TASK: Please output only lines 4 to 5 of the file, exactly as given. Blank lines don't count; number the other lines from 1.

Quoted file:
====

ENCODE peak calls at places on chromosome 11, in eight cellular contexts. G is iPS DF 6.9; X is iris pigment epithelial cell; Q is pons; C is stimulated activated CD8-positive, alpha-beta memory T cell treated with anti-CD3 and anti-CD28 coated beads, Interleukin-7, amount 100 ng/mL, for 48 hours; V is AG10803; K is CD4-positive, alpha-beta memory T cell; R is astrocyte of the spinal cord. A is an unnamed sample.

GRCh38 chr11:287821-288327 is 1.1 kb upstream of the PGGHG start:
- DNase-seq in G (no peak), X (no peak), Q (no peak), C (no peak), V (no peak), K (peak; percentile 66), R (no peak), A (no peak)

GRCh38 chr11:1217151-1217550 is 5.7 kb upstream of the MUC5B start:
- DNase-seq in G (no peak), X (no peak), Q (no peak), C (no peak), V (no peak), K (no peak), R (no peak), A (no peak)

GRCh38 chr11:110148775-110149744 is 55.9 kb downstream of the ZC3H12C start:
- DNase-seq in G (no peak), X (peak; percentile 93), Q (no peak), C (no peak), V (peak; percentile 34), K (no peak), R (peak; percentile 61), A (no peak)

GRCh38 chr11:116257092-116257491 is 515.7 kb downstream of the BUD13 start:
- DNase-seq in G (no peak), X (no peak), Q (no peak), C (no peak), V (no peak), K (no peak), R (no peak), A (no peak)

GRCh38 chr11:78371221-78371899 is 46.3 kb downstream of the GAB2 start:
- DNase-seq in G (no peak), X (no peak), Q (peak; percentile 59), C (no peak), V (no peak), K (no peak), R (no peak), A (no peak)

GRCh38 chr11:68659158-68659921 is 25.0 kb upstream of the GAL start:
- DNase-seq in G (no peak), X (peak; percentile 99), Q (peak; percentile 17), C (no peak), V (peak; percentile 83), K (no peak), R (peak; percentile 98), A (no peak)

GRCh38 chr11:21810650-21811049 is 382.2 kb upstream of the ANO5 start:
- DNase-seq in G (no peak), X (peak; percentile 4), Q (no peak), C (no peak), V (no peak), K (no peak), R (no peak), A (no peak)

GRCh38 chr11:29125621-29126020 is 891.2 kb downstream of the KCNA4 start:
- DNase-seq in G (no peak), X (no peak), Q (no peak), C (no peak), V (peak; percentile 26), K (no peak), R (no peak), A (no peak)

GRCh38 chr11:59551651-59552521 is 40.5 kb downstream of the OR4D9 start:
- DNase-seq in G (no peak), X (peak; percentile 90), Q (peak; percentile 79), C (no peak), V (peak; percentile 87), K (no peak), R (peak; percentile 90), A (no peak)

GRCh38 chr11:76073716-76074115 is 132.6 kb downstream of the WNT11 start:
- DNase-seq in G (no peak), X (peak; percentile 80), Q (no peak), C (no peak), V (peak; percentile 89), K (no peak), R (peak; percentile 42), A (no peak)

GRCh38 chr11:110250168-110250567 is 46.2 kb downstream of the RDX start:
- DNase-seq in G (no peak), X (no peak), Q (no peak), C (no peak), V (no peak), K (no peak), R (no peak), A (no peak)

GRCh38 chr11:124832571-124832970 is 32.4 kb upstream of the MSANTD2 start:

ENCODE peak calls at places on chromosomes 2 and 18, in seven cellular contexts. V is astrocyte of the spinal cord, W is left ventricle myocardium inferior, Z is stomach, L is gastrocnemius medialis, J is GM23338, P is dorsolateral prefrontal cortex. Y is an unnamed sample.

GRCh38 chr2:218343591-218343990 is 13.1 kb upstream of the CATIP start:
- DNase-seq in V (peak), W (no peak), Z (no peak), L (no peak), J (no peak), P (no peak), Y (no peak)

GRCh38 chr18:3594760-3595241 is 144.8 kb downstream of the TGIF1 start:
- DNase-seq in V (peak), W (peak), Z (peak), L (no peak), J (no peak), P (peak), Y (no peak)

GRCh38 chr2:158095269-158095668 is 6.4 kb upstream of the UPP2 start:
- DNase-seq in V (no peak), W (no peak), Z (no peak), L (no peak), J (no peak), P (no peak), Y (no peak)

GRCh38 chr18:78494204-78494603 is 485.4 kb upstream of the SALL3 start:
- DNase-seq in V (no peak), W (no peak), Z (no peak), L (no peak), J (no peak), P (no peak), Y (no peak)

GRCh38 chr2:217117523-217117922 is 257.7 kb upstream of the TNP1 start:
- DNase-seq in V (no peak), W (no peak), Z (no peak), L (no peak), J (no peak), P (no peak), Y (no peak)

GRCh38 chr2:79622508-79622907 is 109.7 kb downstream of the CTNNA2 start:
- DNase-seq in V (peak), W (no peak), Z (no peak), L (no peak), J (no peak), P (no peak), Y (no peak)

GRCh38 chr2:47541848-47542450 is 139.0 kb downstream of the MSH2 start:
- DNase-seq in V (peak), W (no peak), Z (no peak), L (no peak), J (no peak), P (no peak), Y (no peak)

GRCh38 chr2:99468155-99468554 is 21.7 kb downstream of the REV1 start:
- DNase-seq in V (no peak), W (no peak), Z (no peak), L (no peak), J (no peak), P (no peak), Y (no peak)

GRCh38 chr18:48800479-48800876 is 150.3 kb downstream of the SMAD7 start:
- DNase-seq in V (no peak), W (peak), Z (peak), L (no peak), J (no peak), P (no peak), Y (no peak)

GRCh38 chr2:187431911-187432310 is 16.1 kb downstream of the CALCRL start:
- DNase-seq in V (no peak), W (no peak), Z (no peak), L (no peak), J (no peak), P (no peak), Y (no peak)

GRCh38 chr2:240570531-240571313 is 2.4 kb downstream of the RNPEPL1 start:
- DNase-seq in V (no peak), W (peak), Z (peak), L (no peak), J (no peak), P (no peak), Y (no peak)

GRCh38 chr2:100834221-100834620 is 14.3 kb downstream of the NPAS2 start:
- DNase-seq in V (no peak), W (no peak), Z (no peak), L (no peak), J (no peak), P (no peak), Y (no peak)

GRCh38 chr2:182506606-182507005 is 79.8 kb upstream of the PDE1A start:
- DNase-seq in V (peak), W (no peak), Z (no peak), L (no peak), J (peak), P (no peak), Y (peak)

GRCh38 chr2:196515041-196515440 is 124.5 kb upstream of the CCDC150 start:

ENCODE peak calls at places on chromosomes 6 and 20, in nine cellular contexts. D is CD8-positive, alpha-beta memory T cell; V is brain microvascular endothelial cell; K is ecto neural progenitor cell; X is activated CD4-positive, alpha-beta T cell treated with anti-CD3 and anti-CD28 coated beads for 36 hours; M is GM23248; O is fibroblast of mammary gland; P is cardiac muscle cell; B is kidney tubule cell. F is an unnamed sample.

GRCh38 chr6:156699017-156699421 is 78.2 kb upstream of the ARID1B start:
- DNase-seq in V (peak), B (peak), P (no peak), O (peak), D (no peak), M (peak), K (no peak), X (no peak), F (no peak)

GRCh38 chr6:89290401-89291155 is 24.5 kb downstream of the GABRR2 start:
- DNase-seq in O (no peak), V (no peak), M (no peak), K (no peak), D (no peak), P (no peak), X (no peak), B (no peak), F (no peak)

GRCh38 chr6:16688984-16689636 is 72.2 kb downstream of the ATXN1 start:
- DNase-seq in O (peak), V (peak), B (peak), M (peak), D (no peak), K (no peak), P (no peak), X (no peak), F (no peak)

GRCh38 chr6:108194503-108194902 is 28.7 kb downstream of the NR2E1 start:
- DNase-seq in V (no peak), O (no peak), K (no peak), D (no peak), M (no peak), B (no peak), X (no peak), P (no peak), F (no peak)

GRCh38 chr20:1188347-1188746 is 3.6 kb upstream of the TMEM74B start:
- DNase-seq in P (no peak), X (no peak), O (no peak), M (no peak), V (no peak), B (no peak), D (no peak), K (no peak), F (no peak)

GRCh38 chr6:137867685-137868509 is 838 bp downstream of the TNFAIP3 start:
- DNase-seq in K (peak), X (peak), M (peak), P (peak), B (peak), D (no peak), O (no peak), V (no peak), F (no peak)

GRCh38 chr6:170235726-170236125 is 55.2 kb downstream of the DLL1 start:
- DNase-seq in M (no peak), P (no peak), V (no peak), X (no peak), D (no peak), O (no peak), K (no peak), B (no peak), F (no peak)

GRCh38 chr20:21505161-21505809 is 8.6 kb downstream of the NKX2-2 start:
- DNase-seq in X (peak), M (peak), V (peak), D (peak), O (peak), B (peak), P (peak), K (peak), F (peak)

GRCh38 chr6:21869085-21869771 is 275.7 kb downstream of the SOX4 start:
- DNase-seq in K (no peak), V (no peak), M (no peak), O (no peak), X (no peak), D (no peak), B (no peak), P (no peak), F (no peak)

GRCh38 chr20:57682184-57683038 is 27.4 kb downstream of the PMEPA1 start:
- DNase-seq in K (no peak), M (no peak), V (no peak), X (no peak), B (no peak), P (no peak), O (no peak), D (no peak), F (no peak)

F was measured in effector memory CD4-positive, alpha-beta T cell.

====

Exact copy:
GRCh38 chr11:1217151-1217550 is 5.7 kb upstream of the MUC5B start:
- DNase-seq in G (no peak), X (no peak), Q (no peak), C (no peak), V (no peak), K (no peak), R (no peak), A (no peak)